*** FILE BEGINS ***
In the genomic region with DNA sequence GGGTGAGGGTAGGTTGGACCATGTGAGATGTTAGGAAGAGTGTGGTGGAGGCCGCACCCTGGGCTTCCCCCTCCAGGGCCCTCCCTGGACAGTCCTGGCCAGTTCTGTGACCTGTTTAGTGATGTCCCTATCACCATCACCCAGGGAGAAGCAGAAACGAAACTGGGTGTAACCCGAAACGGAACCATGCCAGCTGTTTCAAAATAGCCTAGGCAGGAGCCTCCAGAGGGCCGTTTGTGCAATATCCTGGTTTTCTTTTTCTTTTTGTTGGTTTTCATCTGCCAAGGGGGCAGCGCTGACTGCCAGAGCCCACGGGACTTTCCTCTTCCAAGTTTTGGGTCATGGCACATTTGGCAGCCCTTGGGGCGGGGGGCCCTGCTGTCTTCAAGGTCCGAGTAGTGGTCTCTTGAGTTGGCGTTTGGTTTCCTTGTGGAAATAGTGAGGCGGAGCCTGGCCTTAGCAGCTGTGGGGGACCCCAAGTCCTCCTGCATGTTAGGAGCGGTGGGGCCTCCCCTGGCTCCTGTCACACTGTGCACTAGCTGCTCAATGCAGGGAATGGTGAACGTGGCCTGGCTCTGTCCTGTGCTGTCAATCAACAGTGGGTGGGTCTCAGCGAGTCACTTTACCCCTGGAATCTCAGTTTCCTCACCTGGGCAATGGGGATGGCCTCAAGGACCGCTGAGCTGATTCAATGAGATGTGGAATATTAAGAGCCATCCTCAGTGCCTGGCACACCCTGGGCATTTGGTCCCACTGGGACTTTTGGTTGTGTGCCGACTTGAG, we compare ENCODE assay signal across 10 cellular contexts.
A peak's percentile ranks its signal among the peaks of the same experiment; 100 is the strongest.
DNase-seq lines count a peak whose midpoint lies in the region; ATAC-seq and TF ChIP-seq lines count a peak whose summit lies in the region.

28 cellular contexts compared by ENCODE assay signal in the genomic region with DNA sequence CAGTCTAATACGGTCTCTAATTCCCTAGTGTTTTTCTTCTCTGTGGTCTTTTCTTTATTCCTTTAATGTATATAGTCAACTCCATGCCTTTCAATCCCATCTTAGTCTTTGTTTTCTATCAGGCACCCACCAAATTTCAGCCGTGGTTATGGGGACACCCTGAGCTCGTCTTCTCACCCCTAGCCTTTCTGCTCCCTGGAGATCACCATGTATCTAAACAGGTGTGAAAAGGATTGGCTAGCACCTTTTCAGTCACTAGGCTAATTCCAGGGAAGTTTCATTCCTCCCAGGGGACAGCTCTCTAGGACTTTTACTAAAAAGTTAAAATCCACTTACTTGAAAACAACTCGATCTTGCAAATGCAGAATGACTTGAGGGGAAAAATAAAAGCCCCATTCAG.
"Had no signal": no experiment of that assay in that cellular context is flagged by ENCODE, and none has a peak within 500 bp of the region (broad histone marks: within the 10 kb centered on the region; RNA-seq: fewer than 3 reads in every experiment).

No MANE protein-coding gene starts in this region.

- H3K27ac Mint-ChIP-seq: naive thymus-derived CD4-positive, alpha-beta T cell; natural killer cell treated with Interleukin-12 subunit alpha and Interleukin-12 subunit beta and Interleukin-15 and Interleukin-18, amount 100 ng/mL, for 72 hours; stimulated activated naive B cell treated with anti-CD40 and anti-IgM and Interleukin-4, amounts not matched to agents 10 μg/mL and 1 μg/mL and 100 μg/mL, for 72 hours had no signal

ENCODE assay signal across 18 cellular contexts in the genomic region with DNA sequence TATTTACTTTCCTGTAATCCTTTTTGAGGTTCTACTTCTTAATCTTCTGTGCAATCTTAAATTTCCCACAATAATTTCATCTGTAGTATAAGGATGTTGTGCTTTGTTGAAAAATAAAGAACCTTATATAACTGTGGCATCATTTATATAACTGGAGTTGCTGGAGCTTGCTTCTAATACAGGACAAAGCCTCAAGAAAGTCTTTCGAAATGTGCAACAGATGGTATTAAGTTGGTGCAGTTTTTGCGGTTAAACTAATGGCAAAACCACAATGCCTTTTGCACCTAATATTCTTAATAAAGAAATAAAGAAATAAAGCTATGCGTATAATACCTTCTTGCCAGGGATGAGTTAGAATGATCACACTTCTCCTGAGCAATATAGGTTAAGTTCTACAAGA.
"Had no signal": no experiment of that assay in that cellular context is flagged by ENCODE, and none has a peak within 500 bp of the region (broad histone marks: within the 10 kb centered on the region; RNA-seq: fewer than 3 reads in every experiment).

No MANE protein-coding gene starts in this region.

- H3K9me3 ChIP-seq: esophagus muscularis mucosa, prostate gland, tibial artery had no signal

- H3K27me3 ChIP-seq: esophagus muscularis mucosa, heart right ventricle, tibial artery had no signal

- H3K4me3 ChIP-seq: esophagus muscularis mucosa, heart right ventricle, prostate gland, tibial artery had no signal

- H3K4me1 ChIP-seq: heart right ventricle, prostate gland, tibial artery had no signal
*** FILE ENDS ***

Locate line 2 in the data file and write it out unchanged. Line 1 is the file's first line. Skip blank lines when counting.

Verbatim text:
A peak's percentile ranks its signal among the peaks of the same experiment; 100 is the strongest.